So she began attending digital support sessions held in the community centre of Pembury Estate. When she arrived, she told centre manager Yola: “I want to be able to do these things for myself now. I have been asking people for too long. But I don’t know how to start.”
Quickly becoming a regular at the sessions, Evelyn learned how to use email, search for the information she wants online and grew less intimidated by online forms. She received a tablet through her local council’s digital inclusion programme to ensure she could start using her newfound skills independently.
And during the cost of living crisis, being able to search out and compare costs has, she says, been “invaluable”. She no longer feels in the dark about support schemes and benefits she could be entitled to, and feels more connected to the world around her. It has made a huge difference.
Experts urge those facing similar problems to seek support. “Financial worries make it even tougher to afford internet access for people who were already struggling before the crisis,” explains Helen Milner, group CEO for Good Things Foundation, which works with thousands of homelessness charities and community centres and also provides grassroots groups with devices and free data.
Where to get help
- If you need help to access or use the internet, call or visit local support services like Citizens Advice, which can let you know about digital inclusion schemes run by your council
Digital inclusion at The Big Issue
Big Issue vendors are among those more likely to be digitally excluded. That’s why Big Issue Group is working to cut digital inequity.
Ramping up rapidly as a result of Covid, our cashless programme saw more than 1,000 vendors across the country given card readers and training. Now, in collaboration with Citi Foundation, the Connect scheme aims to help 200 vendors develop essential digital skills by November this year.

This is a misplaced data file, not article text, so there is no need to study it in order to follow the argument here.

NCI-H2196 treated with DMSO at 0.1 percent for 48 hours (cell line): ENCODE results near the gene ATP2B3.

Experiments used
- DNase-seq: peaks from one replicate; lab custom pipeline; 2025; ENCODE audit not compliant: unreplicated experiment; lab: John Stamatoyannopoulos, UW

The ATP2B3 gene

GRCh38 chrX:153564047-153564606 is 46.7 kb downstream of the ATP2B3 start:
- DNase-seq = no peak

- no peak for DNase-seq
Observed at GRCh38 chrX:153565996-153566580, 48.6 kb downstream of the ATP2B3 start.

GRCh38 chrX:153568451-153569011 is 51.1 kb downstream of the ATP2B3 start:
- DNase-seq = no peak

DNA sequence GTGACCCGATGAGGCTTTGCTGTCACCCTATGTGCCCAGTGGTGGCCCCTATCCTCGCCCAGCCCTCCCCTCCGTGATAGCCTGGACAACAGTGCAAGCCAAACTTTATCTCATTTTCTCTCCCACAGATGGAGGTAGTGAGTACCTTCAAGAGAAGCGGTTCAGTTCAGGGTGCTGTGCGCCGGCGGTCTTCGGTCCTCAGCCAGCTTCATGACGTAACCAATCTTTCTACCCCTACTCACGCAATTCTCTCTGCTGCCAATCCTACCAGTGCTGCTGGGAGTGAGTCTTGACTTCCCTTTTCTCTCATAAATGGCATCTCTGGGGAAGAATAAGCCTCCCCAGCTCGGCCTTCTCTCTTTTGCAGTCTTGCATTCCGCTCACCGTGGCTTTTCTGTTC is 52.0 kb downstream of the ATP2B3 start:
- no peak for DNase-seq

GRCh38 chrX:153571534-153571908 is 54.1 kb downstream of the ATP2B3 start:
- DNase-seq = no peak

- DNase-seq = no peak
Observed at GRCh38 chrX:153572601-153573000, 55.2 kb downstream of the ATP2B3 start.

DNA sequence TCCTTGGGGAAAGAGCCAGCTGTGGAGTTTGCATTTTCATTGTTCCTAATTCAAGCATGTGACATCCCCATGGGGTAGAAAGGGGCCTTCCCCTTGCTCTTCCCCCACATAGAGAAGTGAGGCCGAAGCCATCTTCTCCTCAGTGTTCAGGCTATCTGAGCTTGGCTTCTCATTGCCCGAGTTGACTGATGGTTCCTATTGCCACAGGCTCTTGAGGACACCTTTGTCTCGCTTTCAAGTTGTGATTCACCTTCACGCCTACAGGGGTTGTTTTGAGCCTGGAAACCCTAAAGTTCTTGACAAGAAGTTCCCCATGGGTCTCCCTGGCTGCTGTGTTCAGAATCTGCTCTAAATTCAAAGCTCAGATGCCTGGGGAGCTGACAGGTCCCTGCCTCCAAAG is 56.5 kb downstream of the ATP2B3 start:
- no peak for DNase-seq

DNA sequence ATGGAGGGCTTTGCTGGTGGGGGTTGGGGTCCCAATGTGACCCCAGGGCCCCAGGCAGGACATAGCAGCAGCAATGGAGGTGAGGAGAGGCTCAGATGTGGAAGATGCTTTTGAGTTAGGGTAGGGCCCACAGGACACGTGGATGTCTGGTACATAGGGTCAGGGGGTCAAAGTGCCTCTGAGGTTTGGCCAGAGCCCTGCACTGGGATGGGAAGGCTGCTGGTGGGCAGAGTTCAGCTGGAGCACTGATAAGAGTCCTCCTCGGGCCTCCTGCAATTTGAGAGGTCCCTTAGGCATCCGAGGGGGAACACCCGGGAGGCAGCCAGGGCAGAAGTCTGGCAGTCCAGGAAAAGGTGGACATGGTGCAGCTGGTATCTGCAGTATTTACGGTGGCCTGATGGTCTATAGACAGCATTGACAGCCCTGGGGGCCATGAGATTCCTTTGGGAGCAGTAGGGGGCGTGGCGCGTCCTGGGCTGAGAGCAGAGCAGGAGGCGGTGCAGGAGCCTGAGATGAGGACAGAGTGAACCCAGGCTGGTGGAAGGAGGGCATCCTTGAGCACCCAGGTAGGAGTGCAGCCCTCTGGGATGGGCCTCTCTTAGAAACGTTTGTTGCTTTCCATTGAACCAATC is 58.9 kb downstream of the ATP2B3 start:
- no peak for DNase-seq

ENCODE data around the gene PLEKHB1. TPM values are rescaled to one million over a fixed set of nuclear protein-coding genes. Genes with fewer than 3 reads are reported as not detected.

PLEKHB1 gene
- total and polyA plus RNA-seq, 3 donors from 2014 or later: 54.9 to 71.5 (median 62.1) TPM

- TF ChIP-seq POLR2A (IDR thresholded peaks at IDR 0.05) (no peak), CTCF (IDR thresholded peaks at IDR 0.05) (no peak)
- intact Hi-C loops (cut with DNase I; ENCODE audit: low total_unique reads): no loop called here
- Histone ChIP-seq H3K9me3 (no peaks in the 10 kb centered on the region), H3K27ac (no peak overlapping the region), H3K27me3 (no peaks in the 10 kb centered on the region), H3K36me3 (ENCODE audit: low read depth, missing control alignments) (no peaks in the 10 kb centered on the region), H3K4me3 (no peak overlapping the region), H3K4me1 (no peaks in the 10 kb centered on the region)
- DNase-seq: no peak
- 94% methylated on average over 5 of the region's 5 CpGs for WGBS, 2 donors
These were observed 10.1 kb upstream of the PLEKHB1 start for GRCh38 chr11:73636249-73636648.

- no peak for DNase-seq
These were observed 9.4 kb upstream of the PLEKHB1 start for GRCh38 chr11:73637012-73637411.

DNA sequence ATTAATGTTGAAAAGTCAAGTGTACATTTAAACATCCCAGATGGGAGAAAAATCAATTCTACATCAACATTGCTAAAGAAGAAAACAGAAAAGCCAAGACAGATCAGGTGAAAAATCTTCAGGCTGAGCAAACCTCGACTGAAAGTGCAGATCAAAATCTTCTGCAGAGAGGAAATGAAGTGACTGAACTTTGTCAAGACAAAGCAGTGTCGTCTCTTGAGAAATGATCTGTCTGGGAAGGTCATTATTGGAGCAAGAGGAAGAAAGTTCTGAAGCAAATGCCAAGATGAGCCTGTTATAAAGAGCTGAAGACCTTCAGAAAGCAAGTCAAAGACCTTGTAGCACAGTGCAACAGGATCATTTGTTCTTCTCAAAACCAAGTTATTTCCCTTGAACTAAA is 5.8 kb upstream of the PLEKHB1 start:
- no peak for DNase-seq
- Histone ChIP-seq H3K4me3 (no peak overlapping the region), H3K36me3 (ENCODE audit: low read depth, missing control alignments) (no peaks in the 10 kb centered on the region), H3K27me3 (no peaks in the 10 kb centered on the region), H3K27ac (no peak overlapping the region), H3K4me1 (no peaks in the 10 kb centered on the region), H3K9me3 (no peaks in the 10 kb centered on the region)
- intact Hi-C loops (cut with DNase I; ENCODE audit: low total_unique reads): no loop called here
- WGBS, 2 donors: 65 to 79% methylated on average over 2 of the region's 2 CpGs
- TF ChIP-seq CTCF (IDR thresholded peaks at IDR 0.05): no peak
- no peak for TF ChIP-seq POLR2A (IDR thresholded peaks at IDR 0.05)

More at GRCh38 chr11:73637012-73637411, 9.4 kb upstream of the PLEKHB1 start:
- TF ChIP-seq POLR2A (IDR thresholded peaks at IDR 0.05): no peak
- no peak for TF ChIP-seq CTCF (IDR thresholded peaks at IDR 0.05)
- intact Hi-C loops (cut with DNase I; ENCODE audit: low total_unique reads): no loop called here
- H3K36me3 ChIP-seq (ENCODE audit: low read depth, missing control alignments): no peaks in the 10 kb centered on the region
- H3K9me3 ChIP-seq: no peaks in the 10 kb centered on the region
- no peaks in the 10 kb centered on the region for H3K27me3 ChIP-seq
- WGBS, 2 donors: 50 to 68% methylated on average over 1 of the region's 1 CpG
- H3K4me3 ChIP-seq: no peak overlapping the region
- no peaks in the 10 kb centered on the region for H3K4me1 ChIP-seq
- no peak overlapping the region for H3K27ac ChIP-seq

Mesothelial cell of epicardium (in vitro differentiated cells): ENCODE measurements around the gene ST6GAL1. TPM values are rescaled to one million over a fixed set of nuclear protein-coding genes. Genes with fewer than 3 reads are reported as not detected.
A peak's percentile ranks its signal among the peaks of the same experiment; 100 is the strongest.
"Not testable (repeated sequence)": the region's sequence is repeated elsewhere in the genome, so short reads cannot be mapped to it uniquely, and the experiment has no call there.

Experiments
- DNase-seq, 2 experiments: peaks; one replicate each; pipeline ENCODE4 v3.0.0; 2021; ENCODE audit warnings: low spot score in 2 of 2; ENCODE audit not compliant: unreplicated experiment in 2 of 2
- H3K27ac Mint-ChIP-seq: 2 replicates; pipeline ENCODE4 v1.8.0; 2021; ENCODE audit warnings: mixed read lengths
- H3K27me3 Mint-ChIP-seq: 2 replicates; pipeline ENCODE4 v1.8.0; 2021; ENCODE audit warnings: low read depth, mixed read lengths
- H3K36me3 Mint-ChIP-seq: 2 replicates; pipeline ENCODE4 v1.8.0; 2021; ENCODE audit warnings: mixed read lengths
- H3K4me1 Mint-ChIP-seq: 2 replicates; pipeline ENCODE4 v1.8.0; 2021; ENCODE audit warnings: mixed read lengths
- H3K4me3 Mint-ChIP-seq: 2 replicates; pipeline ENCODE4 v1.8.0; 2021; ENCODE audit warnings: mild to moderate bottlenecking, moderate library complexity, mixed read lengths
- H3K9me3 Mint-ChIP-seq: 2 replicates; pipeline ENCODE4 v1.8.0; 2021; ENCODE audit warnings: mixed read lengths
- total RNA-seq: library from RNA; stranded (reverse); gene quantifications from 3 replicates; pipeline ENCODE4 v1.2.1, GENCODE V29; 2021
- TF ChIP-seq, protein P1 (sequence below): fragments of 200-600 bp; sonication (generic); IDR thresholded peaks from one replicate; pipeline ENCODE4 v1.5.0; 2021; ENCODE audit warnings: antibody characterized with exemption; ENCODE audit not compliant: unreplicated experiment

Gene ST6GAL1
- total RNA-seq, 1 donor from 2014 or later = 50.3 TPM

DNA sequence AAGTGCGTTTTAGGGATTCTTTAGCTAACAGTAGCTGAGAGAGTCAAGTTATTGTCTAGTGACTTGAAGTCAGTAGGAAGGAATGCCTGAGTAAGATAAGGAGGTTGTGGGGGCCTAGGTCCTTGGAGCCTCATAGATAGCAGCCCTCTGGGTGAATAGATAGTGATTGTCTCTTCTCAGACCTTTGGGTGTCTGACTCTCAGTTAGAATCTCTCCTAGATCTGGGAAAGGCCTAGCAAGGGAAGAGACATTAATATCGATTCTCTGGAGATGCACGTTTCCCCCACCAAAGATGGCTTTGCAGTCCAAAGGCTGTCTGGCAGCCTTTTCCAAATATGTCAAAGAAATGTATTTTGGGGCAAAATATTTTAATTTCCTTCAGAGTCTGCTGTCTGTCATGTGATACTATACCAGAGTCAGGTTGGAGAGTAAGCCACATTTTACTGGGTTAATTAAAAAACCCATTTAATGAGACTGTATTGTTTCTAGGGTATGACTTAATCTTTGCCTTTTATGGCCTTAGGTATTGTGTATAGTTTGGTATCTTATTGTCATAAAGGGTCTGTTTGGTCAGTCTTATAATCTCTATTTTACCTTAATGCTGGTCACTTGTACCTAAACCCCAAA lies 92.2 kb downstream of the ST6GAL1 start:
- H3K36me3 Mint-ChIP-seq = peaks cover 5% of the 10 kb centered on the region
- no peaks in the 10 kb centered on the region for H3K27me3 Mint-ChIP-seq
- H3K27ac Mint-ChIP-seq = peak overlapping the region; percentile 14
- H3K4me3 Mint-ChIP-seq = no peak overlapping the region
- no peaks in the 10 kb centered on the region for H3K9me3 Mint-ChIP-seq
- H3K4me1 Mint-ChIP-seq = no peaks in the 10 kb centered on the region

Vendors take part in short coaching sessions – designed for all levels of confidence and literacy – covering topics such as using a smart device securely and managing apps.
The scheme works alongside the Financial and Digital Toolkit created in collaboration with vendors and frontline teams, which has been funded by Experian. Created by Big Issue frontline support and outreach teams, with support from charities and organisations including Good Things Foundation, the toolkit helps vendors get to grips with what the digital world has to offer, as well as guiding them through things like online banking and budgeting – essential skills for Big Issue vendors who manage their own magazine sales every week. Vendors have also been able to manage benefits like universal credit better, access money-saving offers only available online and apply for work. But some of the simplest parts of technology make the biggest difference, said Laurie Oliva, director of service development for the Big Issue Foundation. She recalls a vendor with low literacy who struggled to stay in touch with family by text who then learned how to use voice notes.
“Suddenly, his world opened up,” Oliva said. “Perhaps my favourite story of Connect so far, though, is that to show a vendor how to use apps, one of our team downloaded a music streaming app as an example and set them up with a free account.
“This led to many other requests from vendors in the area to have the app added, and a perfect chance to deliver some on-the-spot digital skills training while connecting vendors to the joy of unlimited music.”